Climate change: The UK is failing to cut carbon emissions quickly enough. Will it heed its latest warning? – Andrew Midgley
This annual update by the government’s own independent advisers highlighted that, despite excellent leadership at COP26 in Glasgow last year, UK progress in reducing emissions is behind the curve – particularly in farming and land use.
The committee suggested that, across the UK, there need to be major increases in woodland cover and peatland restoration, and large reductions in emissions from farming. It added that the right policies were not yet fully in place to deliver the desired emissions reductions.
While this is a UK report, it includes recommendations for devolved governments too. The Scottish Government has an important role to play, not least because approximately 80 per cent of tree planting in the UK is taking place here and peatland covers about 20 per cent of Scotland’s land area.
The Scottish Government does have plans to increase tree planting, restore peatlands and reduce emissions from farming, but they do not go far enough.
We lack a properly strategic approach to tree planting, our ambition on peatland restoration needs to be higher, and policies for reducing emissions in farming are inadequate.
There are, however, critical moments in the near future when the Scottish Government can put us on the right path. The government spends about £600 million a year supporting farmers and it is in the process of re-designing farming policy.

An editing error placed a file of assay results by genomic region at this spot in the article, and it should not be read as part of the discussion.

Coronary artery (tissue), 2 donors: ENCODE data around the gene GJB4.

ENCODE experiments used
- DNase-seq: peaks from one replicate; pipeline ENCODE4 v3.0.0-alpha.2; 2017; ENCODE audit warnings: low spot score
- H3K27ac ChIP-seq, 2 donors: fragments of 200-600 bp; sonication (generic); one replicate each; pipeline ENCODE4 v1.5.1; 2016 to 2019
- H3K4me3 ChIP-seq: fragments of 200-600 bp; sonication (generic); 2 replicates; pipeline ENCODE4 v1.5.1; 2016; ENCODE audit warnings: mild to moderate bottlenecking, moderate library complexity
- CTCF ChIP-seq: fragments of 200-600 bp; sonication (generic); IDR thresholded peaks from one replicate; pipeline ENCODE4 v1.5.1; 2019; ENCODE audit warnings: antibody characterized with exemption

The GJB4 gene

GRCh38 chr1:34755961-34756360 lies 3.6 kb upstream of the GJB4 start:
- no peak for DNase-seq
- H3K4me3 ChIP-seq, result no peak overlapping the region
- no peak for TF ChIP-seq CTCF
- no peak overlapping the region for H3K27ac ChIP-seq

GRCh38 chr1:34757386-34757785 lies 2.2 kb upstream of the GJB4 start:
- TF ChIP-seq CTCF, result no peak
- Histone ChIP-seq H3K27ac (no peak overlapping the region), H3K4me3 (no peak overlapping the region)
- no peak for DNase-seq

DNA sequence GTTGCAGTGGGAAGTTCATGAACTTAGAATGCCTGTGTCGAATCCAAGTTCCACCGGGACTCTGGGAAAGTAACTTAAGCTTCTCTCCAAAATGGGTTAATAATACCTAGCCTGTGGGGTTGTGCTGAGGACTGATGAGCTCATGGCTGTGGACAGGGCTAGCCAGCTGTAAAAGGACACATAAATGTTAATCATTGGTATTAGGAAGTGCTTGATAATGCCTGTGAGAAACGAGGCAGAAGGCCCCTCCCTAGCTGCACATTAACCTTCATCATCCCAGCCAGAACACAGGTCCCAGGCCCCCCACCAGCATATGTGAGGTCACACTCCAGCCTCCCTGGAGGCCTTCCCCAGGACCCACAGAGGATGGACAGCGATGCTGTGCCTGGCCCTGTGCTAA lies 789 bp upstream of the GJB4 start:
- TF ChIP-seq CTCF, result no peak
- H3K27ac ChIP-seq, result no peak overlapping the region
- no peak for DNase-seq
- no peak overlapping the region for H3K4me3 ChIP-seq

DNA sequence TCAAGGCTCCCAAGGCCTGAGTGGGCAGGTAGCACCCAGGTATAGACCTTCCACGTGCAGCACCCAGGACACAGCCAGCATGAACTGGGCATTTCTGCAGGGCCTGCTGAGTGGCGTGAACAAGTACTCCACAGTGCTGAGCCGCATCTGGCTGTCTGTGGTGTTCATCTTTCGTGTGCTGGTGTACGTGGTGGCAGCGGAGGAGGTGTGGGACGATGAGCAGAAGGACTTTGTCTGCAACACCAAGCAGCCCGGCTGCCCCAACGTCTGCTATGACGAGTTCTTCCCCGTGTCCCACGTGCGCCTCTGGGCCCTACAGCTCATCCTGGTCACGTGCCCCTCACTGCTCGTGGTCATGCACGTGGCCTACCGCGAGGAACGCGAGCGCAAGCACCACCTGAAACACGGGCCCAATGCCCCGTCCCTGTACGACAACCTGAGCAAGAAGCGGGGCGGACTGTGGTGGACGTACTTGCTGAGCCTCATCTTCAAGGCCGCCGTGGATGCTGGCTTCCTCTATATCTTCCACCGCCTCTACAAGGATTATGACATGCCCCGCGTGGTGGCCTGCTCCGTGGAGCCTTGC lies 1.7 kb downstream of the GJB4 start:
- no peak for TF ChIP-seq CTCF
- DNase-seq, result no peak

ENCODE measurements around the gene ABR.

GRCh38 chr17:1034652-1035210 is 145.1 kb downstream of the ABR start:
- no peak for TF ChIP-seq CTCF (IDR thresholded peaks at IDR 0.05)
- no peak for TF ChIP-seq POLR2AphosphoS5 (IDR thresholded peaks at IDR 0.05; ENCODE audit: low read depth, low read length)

Current proposals for reducing emissions from farming will not even meet the government’s own reduction targets and so this new policy must have action for climate and nature at its core. Public money must support farmers in taking steps to reduce emissions, store carbon and enhance nature.
Similarly, the government should develop a more strategic approach to tree planting. Scotland is already planting more trees, but future planting needs to work for nature and communities as well as the climate.
Native woodlands have an important role. While we need to maintain our established forestry industry, we need a greater emphasis on native woodland for the benefit of both nature and climate.
But credit where it is due. The Scottish Government’s recognition that we face a nature and climate emergency, and that these issues must be addressed together, is welcome.
It is vital that we identify pathways that reduce emissions whilst enhancing nature and avoiding negative impacts, and the CCC, Scottish Government and NatureScot all have a role to play in identifying these win-wins.
The latest report from the CCC is critically important. It urges the UK and devolved governments to work together to get us to net zero.
Scotland cannot do all the heavy lifting on land use. England, Wales and Northern Ireland must do their fair share too, and the Westminster government, currently lacking any strategy for land use decarbonisation, urgently needs to develop one.
It also emphasises that to meet our targets, radical action is needed now. Not in five years’ time. Not after a feasibility study. Now.
Andrew Midgley is senior land use policy officer at RSPB Scotland
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